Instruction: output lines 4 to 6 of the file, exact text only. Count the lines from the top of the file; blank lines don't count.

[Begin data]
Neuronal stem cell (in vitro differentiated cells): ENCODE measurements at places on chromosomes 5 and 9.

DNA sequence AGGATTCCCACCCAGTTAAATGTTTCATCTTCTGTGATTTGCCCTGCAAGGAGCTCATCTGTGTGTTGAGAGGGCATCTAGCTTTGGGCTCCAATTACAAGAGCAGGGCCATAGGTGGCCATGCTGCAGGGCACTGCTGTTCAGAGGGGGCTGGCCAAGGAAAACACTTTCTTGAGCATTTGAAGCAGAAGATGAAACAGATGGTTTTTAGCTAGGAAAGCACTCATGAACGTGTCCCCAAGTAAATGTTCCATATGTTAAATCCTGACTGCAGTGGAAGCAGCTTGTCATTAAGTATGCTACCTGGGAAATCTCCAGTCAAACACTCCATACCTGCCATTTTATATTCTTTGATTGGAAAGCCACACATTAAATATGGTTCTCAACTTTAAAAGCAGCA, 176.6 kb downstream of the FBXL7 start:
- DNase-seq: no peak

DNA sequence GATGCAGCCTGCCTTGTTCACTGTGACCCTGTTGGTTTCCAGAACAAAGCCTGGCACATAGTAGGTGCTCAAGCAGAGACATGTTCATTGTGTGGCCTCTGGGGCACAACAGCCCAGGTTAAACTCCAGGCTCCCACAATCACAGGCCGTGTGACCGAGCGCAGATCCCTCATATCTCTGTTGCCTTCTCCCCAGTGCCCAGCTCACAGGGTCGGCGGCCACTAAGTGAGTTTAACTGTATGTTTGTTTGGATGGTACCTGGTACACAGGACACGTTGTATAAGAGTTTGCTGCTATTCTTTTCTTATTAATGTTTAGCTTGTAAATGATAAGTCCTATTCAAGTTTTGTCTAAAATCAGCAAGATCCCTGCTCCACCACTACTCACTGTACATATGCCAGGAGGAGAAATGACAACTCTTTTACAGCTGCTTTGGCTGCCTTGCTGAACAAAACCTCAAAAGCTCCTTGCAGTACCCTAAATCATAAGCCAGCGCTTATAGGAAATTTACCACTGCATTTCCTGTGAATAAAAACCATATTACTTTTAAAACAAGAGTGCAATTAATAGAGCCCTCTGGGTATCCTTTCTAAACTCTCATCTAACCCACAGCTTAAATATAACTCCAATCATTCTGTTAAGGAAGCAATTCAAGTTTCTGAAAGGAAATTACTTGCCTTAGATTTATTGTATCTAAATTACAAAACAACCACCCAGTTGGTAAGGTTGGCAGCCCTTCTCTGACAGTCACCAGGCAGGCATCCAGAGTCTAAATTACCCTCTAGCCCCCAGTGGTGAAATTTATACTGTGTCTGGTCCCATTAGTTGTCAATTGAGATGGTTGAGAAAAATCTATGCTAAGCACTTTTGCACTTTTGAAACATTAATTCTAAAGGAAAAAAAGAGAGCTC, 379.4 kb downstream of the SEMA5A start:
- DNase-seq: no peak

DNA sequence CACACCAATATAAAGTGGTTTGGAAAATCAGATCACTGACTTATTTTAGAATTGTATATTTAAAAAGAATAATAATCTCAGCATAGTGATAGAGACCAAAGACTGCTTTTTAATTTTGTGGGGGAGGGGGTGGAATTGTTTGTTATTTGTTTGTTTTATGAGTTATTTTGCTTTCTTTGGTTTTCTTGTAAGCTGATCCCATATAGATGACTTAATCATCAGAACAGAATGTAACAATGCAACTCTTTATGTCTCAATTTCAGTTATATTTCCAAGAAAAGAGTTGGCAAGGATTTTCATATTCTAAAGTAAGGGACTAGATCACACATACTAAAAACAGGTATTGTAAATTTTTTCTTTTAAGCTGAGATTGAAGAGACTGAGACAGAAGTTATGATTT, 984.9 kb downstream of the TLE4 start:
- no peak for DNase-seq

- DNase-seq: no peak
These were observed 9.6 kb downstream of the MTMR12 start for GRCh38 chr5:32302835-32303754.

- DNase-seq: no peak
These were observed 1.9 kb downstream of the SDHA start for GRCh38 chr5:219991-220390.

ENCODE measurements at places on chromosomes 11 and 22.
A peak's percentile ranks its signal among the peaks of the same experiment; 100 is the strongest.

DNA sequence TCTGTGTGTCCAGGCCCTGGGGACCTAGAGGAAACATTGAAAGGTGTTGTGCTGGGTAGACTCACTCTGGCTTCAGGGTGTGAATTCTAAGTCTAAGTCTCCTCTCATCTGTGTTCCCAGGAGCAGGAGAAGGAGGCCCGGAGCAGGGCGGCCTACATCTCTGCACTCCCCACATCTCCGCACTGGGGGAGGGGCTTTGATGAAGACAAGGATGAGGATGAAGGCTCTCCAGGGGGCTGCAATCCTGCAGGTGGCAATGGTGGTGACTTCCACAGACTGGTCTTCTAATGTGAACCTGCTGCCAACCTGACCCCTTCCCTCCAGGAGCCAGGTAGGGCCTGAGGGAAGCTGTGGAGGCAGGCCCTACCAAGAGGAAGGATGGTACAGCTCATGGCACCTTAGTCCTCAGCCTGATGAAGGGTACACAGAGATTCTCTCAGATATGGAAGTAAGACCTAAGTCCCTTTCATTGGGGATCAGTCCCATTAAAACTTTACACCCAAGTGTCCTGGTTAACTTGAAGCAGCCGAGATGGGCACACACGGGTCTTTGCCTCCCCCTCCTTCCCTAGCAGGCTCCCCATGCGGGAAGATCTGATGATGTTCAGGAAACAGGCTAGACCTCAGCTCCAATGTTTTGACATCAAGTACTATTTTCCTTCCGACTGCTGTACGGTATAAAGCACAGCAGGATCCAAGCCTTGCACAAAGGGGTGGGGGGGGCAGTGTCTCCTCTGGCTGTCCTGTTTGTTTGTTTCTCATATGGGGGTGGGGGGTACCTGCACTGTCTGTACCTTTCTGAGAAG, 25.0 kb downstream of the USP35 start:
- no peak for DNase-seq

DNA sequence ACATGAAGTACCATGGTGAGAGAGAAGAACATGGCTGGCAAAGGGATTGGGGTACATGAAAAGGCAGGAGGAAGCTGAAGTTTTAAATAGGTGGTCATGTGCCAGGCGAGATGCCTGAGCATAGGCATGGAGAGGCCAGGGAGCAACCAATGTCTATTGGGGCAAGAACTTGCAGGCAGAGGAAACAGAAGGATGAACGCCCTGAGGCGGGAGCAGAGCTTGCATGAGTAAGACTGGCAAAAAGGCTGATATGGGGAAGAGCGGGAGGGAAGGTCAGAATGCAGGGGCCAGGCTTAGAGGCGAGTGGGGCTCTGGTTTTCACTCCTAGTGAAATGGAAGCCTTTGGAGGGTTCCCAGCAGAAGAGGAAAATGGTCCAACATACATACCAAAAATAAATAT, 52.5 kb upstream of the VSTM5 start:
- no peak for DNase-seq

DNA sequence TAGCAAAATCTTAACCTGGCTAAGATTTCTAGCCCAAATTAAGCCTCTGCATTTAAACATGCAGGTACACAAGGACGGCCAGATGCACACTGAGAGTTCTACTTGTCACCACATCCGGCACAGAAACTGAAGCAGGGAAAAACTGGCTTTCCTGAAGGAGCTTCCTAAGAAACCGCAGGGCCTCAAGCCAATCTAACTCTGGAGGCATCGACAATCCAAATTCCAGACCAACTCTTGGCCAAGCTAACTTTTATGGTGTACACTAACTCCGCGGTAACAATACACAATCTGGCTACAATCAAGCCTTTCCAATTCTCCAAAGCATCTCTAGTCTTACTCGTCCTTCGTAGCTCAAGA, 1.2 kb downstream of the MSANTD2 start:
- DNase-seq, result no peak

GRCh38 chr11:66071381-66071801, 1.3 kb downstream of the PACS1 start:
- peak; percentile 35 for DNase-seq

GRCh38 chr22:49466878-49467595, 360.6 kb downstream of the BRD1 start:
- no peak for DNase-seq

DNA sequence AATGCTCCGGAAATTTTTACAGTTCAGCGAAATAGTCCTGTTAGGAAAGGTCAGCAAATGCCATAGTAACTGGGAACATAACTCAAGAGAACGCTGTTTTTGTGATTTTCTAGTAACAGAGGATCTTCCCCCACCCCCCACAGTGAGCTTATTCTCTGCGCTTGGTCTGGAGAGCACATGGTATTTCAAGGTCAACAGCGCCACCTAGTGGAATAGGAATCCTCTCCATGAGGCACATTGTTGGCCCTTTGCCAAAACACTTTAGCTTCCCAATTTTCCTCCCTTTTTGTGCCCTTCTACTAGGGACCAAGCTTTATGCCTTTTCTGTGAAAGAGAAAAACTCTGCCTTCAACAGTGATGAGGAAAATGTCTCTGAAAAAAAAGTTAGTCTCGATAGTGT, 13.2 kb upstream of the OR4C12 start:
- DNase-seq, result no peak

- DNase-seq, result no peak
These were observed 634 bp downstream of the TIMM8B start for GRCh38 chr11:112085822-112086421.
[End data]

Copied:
DNA sequence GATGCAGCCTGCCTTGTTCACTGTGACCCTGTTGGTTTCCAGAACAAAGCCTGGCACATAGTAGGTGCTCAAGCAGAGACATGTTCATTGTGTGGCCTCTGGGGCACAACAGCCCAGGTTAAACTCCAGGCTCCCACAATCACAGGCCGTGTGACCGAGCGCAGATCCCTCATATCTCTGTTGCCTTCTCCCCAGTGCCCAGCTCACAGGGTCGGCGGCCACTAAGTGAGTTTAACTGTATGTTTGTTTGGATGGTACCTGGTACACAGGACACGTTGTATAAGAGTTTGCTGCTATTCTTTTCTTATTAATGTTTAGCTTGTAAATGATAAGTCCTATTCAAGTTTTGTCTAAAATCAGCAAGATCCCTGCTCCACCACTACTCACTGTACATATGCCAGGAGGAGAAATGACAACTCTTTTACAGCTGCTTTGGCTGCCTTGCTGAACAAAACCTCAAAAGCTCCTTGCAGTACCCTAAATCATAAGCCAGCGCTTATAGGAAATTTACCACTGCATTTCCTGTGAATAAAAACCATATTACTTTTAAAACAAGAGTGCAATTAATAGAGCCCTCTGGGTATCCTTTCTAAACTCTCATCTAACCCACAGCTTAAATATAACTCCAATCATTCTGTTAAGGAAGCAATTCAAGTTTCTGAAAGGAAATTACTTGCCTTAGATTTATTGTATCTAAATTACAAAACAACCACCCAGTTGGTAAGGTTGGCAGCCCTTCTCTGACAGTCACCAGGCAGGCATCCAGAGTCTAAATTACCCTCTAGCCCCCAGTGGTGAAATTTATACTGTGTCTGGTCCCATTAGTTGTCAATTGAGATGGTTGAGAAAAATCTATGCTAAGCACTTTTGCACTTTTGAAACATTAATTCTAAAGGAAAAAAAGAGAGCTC, 379.4 kb downstream of the SEMA5A start:
- DNase-seq: no peak

DNA sequence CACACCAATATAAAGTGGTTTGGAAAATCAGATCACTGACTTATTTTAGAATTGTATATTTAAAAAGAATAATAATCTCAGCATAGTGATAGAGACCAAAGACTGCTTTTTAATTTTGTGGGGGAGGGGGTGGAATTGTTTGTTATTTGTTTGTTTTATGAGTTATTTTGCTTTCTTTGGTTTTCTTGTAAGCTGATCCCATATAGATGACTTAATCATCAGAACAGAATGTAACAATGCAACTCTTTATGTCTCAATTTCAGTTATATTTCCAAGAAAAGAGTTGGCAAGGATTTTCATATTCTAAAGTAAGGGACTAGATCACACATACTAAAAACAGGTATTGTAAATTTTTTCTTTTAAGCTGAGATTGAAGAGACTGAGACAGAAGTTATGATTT, 984.9 kb downstream of the TLE4 start: